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The Cash Line

Resetting the Mendoza Line for a new era

Tampa Bay Devil Rays Photo Day Photo by Andy Lyons /Getty Images

You’ve probably heard of the “Mendoza Line”. It’s a classic baseball expression that sets a batting average of .200 as the arbitrary marker for a player who can’t hit. The origins of the phrase are somewhat murky, but most agree it began in the 1979 season, when Seattle Mariners SS Mario Mendoza was floating under a .200 batting average, and his teammates were ribbing him about it.

Mendoza wasn’t an awful player, especially when he could field his position well and SS demands were mostly for slick glove rather than big slugging in that era. That’s good, because in this era not many players, no matter their defensive prowess, would be able to last the 8 seasons Mendoza did with his career 38 wRC+.

But here’s the thing that has always bothered me about the “Mendoza Line”. Even Mario Mendoza was above it. His career triple slash was .215/.245/.262. And in a new era with a lower emphasis on batting average, I think it’s high time to reinvent the “Mendoza Line” for a new generation.

This is why I’m proposing: The Cash Line

Kevin Cash, before he was a two-time Manager of Year and one of the finest minds in baseball, was a light-hitting defense-first journeyman catcher for AL East teams (except for 20 games with Houston). Cash’s batting woes are well documented by his mentor and friend Tito Francona’s pranks

Kevin Cash as a player hit .183/.248/.278 and a 34 wRC+.

And so we set The Cash Line: .183 batting average and a .526 OPS

The 2022 Rays season has been a bit of a struggle at the plate. But exactly how much of a struggle? Well now we have a better bar to compare. I included BA but in the modern era of baseball the importance and emphasis on BA has justifiably been reduced. So a new “Mendoza Line” should be more reflective of who is and who isn’t contributing the most. OPS gives a bit more of a focus towards two major skills most desired: power and getting on-base.

With that preamble out of the way, I present the 2022 Rays as compared to The Cash Line

Cash Line as of 7/8/22

Kevin Kiermaier 0.231 0.659
Francisco Mejia 0.223 0.617
Josh Lowe 0.179 0.532
Kevin Cash 0.183 0.526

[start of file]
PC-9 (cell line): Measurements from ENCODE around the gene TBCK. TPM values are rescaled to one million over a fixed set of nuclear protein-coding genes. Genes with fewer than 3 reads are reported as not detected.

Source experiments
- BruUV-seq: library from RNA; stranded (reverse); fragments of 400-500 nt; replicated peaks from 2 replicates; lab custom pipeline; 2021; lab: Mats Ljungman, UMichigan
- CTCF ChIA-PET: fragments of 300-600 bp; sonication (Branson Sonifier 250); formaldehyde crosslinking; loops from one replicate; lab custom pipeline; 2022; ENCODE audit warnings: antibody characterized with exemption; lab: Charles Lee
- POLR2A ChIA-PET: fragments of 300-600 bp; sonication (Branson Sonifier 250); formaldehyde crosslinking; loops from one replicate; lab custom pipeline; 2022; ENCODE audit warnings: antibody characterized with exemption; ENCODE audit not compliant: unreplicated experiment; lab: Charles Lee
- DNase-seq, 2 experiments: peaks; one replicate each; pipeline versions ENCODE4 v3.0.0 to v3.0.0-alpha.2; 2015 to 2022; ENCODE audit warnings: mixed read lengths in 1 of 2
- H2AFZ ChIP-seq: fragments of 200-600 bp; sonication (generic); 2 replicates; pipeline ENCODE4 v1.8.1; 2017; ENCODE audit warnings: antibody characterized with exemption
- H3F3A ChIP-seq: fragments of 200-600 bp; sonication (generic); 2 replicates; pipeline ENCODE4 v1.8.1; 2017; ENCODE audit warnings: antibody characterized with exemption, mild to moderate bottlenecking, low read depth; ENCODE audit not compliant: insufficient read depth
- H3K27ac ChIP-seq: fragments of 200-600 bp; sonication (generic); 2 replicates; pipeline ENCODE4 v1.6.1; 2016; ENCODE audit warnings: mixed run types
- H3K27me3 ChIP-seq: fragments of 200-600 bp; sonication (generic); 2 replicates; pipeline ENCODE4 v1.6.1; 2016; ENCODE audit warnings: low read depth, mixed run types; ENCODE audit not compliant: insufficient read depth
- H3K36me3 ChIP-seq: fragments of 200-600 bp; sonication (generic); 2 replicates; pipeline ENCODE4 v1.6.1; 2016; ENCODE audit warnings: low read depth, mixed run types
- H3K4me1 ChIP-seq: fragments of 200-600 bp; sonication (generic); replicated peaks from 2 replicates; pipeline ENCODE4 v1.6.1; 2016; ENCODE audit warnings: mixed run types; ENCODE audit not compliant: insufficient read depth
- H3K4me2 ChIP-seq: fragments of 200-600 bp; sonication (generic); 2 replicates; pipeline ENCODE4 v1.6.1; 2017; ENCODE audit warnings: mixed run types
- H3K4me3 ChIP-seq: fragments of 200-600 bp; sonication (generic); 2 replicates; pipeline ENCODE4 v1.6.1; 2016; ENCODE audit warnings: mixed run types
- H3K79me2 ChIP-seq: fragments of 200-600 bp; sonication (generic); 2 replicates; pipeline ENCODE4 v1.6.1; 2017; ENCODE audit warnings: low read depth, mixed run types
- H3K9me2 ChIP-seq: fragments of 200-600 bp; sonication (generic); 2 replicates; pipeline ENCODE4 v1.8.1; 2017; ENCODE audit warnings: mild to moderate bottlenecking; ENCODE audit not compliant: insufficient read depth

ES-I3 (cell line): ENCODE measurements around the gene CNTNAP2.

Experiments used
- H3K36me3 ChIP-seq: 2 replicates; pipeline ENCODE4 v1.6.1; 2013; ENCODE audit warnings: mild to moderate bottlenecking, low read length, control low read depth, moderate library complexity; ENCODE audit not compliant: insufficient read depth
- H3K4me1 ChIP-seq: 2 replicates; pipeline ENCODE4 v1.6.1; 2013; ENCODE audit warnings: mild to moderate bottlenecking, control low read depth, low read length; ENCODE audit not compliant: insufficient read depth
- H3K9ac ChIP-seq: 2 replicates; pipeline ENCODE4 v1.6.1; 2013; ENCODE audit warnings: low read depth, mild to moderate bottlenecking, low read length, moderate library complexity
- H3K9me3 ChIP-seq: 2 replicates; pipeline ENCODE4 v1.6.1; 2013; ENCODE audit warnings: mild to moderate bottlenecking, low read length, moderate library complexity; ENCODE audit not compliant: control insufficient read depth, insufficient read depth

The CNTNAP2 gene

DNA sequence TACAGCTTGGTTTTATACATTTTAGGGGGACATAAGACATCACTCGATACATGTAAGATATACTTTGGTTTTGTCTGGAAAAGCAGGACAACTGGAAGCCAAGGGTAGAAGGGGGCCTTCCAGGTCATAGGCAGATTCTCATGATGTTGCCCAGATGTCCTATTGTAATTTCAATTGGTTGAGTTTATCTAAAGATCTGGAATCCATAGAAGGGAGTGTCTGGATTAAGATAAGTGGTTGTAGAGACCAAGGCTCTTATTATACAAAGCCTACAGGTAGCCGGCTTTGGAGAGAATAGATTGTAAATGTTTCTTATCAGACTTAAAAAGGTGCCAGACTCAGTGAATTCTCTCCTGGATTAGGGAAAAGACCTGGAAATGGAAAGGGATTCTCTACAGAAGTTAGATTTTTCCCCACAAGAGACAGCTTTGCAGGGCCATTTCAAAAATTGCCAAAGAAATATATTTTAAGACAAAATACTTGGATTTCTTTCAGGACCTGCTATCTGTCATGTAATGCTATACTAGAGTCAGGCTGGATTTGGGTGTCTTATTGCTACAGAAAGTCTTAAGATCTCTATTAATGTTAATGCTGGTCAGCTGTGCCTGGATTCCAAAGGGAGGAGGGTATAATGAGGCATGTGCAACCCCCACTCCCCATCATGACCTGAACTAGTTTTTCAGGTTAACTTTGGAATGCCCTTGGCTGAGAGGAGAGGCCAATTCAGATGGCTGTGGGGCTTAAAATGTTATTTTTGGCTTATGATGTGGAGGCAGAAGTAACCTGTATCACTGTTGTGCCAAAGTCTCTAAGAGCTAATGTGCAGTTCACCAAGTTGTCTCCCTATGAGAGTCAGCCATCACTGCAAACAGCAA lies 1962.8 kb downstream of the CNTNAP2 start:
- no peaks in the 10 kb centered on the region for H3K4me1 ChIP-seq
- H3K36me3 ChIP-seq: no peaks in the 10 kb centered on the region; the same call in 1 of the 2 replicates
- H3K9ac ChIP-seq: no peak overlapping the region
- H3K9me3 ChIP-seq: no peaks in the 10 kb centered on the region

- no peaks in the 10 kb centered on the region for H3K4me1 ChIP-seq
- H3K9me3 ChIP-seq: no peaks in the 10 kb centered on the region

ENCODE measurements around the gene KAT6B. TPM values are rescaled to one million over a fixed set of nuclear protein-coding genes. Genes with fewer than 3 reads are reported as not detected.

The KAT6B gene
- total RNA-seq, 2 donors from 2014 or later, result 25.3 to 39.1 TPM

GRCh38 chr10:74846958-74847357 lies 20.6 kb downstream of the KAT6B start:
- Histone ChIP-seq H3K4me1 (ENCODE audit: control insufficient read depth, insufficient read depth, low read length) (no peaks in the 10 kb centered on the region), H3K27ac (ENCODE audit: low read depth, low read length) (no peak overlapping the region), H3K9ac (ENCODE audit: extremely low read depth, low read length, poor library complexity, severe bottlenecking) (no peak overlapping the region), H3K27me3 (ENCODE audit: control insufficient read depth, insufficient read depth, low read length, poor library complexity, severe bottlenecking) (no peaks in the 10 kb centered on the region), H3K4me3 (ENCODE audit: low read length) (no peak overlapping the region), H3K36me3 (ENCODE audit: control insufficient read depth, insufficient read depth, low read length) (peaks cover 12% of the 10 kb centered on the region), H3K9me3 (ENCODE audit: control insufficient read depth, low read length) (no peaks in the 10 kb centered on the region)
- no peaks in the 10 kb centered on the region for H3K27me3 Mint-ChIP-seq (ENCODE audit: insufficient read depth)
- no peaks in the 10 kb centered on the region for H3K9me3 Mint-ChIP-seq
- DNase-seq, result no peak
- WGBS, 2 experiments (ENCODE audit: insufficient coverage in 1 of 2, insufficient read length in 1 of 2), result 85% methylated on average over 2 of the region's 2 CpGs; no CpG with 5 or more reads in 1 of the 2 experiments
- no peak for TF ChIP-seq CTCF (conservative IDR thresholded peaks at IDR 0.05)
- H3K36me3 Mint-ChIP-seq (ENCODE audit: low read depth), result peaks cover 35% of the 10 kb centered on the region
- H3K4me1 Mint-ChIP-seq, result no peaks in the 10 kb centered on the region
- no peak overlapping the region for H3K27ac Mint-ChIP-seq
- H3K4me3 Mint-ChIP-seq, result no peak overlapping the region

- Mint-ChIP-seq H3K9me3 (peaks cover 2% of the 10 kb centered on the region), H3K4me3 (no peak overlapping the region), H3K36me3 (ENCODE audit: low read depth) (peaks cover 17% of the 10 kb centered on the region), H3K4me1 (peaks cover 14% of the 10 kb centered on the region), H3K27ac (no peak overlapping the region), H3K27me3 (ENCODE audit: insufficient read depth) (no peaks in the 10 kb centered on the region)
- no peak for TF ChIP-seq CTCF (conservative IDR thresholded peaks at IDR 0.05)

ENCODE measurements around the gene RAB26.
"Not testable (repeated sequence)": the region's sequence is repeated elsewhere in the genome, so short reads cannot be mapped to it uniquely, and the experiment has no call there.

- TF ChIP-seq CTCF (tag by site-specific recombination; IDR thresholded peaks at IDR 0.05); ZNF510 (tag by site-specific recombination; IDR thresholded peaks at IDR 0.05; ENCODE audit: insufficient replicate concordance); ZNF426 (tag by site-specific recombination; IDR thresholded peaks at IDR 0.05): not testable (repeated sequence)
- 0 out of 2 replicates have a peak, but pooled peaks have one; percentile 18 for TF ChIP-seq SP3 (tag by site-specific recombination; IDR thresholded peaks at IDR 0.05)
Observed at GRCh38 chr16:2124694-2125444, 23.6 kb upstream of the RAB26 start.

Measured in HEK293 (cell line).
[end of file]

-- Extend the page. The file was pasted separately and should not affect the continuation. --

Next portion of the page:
Taylor Walls 0.165 0.515
Mike Zunino 0.148 0.499
Rene Pinto 0.208 0.479
Vidal Brujan 0.167 0.477
Brett Phillips 0.148 0.469

Right now in MLB, a .526 OPS would place 430th of all qualified batters.

There are 8 Rays well above the Cash Line that I did not include. Those are the names you’d likely expect:

Isaac Paredes .902

Ji-Man Choi .851

Yandy Diaz .798

Harold Ramirez .791

Manuel Margot .788

Randy Arozarena .735

Wander Franco .708

Brandon Lowe 0.708

In 2021 there were only 3 Rays batters (with at least 10 PA) to hit below the Cash Line: Yoshi Tsutsugo (.462), Kevin Padlo (.381), and Vidal Brujan (.154).

For those that are in the danger zone just at or below the Cash Line, we see four prospects. It’s been a tough go of it for many prospects around the league adjusting to the majors, especially after a tumultuous last few years with the pandemic affecting minor league schedules.

Josh Lowe has looked more comfortable the second time returning to the majors, with more contact and fewer Ks. Walls last year was above the Cash line (.610 OPS) so there’s hope that his strong OBP skills in the minors can shine through eventually. Even Brett Phillips has shown an ability to clear the Cash Line in the past. He doesn’t need to be much above it with his extremely strong base running and defensive prowess (not to mention his elite-level friendship and teammate tool). Will they see some positive improvements? Will the Rays get all of these players above the Cash line? The second half will tell the tale.

For now, we have a new bar to set and see who clears it, and who might be a part of a jumbotron prank in the future as a rival manager to veteran prankster Kevin Cash one day.